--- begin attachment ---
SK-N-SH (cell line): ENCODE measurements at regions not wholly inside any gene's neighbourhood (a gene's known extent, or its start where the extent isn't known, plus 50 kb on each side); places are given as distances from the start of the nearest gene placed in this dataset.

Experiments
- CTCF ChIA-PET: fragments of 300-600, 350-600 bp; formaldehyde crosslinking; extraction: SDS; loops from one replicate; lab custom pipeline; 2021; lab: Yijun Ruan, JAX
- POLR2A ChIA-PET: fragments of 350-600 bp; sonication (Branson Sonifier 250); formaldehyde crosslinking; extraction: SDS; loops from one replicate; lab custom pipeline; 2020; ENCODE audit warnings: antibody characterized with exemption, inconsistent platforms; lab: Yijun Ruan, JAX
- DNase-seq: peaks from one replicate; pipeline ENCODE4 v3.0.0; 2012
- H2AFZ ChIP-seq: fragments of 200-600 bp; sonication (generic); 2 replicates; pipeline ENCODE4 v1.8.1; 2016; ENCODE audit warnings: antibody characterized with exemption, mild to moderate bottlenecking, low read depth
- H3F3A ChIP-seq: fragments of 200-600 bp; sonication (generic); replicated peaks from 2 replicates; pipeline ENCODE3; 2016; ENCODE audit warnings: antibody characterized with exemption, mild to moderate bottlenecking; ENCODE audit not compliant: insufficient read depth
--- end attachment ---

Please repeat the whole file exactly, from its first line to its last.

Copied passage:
SK-N-SH (cell line): ENCODE measurements at regions not wholly inside any gene's neighbourhood (a gene's known extent, or its start where the extent isn't known, plus 50 kb on each side); places are given as distances from the start of the nearest gene placed in this dataset.

Experiments
- CTCF ChIA-PET: fragments of 300-600, 350-600 bp; formaldehyde crosslinking; extraction: SDS; loops from one replicate; lab custom pipeline; 2021; lab: Yijun Ruan, JAX
- POLR2A ChIA-PET: fragments of 350-600 bp; sonication (Branson Sonifier 250); formaldehyde crosslinking; extraction: SDS; loops from one replicate; lab custom pipeline; 2020; ENCODE audit warnings: antibody characterized with exemption, inconsistent platforms; lab: Yijun Ruan, JAX
- DNase-seq: peaks from one replicate; pipeline ENCODE4 v3.0.0; 2012
- H2AFZ ChIP-seq: fragments of 200-600 bp; sonication (generic); 2 replicates; pipeline ENCODE4 v1.8.1; 2016; ENCODE audit warnings: antibody characterized with exemption, mild to moderate bottlenecking, low read depth
- H3F3A ChIP-seq: fragments of 200-600 bp; sonication (generic); replicated peaks from 2 replicates; pipeline ENCODE3; 2016; ENCODE audit warnings: antibody characterized with exemption, mild to moderate bottlenecking; ENCODE audit not compliant: insufficient read depth